How To Make Infused Vodka, Gin & More

Making custom-flavored booze is easier than you think

We may receive a commission on purchases made from links.

Head to any modern-day cocktail bar, and odds are you'll see infusions all over the menu: jalapeño-infused tequila, lemongrass-infused vodka, thyme-infused gin—you name it. While "infused" sounds as mysterious as it does inviting, here's a tip: Just think of it as the fancy way of saying "steeped with." Cinnamon-infused whiskey? Whiskey that's spent some time hanging out in a bottle with some cinnamon. Simple as that.

Still, infusions can be tough to pull off if you're not a professional, or if you don't have the equipment or a good sense of which ingredients pair well with certain spirits. Here to help bring the process down to earth is 1pt (one part), a series of infusion kits for the home mixologist.

Each of 1pt's seven blends imparts a different flavor to whatever spirit you choose. For anyone who loves a spicy cocktail, there's Chili, made with pink peppercorns, chile flakes and a bit of green tea for balance. Citrus, with lemon verbena, lemongrass, ginger, yerba maté and marigold petals, will transform your vodka or gin into something a bit brighter. Others include Cinnamon, Peppermint and Floral, with chamomile, lavender, orange zest and licorice root.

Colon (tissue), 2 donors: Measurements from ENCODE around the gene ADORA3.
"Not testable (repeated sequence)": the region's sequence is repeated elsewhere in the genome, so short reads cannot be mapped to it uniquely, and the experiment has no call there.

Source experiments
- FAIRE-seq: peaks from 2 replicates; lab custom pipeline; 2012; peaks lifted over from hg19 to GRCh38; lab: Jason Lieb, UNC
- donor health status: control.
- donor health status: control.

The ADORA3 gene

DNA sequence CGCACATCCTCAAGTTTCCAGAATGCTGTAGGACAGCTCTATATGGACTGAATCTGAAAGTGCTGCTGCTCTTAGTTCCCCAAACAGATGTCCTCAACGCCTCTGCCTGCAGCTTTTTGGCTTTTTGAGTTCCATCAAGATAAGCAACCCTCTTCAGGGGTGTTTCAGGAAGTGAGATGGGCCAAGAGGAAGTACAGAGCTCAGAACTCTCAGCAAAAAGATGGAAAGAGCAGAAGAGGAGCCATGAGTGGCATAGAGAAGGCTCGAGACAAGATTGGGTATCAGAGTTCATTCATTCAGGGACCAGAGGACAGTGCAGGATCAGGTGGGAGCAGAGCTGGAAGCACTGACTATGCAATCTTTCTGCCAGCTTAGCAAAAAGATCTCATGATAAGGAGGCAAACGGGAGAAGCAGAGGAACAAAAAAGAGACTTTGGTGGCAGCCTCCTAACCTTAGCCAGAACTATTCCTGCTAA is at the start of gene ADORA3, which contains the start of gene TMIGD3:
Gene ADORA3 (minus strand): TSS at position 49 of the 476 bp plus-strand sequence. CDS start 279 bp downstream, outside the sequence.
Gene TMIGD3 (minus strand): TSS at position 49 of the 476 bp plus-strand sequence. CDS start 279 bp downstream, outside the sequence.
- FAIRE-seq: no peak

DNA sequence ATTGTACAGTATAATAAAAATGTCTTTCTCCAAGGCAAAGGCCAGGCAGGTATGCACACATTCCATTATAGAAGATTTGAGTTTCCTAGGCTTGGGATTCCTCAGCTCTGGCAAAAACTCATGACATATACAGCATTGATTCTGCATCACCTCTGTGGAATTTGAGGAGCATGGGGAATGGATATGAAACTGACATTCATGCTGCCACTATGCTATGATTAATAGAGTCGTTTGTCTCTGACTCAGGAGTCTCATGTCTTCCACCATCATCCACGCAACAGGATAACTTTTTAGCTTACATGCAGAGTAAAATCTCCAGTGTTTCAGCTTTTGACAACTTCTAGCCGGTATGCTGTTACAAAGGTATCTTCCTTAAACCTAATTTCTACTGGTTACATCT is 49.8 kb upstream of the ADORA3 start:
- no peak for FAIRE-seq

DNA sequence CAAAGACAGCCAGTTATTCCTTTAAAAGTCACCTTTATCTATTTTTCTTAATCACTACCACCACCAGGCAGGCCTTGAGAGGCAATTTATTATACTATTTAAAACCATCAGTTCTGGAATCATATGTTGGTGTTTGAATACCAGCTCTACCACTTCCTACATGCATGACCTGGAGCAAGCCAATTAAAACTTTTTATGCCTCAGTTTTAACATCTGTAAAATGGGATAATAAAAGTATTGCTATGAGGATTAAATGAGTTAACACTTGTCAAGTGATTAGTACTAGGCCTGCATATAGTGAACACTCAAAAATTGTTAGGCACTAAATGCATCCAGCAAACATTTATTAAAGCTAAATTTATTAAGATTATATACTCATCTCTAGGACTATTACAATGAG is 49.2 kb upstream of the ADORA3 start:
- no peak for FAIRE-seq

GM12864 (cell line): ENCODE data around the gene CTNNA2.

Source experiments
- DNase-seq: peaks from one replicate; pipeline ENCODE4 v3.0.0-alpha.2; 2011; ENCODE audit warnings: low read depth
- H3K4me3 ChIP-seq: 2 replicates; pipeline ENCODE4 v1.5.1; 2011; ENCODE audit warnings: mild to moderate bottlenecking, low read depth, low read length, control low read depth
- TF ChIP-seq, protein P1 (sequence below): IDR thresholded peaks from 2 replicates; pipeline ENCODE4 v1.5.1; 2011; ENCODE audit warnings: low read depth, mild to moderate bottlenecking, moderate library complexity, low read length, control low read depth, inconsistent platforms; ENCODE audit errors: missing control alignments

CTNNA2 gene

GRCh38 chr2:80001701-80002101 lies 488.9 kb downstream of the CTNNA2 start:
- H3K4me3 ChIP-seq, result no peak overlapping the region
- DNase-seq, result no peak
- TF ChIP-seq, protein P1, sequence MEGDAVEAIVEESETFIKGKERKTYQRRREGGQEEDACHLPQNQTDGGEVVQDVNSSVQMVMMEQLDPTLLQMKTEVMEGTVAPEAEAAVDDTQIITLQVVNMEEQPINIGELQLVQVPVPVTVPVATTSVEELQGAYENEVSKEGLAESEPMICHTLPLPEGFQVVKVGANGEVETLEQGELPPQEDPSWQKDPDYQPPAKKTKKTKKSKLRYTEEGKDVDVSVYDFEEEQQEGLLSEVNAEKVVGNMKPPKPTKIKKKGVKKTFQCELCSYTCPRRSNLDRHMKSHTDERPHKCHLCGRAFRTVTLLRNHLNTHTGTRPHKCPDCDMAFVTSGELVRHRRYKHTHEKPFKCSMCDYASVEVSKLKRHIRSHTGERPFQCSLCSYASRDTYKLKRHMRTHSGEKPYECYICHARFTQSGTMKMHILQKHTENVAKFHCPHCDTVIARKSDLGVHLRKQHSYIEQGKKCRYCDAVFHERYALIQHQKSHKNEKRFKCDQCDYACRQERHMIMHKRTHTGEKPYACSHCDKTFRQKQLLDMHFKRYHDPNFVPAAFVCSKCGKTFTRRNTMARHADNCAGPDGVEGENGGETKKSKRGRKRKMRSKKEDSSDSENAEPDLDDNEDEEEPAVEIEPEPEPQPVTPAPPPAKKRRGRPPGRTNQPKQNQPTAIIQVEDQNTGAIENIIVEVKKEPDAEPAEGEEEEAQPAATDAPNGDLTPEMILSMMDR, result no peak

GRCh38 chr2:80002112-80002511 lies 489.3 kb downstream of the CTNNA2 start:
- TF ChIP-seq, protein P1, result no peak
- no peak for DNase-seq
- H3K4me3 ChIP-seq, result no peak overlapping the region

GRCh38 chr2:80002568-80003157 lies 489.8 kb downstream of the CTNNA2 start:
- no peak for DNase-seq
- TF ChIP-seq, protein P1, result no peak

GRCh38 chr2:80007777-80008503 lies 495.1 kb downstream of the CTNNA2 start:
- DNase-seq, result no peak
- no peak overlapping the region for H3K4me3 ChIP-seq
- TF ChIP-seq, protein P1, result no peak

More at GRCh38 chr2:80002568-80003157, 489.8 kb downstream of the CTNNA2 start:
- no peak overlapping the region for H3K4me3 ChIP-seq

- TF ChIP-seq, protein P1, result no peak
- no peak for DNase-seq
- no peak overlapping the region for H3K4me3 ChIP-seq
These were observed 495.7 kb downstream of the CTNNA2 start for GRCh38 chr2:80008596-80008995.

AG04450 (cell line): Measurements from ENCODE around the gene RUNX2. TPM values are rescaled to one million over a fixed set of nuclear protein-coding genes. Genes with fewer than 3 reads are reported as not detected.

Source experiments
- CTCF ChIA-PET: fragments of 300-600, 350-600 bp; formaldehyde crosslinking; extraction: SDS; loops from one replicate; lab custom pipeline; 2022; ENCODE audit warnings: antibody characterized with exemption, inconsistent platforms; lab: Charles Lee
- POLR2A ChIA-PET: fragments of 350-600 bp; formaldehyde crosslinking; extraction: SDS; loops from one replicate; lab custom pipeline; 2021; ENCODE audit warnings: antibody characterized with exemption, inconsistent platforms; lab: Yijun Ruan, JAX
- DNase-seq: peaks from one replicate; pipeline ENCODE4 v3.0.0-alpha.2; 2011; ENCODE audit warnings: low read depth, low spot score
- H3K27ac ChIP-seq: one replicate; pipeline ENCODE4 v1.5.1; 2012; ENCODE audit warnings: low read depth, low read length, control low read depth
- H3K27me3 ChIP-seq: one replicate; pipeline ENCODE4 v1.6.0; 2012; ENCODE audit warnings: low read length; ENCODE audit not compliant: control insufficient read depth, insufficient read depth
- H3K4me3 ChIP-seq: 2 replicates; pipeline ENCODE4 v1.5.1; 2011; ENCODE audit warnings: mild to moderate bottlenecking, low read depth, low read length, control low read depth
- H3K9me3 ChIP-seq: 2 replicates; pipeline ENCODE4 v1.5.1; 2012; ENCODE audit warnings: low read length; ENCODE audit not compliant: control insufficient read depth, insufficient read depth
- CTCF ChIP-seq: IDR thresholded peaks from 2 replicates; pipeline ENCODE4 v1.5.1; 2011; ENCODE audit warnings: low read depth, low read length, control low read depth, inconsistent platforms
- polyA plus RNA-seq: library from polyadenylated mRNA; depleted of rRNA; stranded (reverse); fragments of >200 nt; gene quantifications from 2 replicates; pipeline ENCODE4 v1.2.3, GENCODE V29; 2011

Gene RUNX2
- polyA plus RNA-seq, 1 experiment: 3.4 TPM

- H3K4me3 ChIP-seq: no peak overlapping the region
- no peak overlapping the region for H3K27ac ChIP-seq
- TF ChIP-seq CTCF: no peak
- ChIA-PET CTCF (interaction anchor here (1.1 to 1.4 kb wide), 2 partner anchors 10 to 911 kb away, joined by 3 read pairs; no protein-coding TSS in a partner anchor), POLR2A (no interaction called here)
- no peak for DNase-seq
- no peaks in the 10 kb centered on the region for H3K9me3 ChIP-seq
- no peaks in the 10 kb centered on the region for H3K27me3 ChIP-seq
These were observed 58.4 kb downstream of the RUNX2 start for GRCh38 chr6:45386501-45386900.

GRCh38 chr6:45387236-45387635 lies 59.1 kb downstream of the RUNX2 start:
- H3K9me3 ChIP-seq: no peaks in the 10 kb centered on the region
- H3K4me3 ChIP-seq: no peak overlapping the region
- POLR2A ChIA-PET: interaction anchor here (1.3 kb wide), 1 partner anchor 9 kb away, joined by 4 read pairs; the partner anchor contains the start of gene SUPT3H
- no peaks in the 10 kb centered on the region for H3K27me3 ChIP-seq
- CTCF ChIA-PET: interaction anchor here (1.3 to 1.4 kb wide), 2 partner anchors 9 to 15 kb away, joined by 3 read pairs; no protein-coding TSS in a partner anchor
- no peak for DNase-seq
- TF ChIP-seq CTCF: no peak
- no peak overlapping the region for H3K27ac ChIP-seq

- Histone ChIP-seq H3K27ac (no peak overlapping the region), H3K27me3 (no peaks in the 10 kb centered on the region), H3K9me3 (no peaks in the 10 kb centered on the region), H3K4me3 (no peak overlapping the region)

The process couldn't be simpler, once you've picked up 1pt's Bar Bottle kit. Just tear open an infusion packet and pour into the bottle, top with the spirit of your choice, let sit for the allotted time (two to five hours, depending on the flavor) and strain. You'll end up with a complex, bar-worthy infusion, just waiting to be shaken into cocktails (though pretty delicious on its own). A chile rum would be perfect for a boldly spicy daiquiri or a cinnamon bourbon for an unusual old-fashioned.

When the infused spirit is this complex, the cocktail doesn't have to be. Even a simple Tom Collins made with a citrus gin is a nuanced, layered drink, thanks to the lemongrass and ginger alongside the lemon verbena. Consider your creations a secret weapon at holiday parties—the flavor is already in the bottle, so most of your work is done.

Carey Jones is a New York-based food and travel writer and the author of Brooklyn Bartender: A Modern Guide to Cocktails and Spirits. Follow her on Twitter at @careyjones.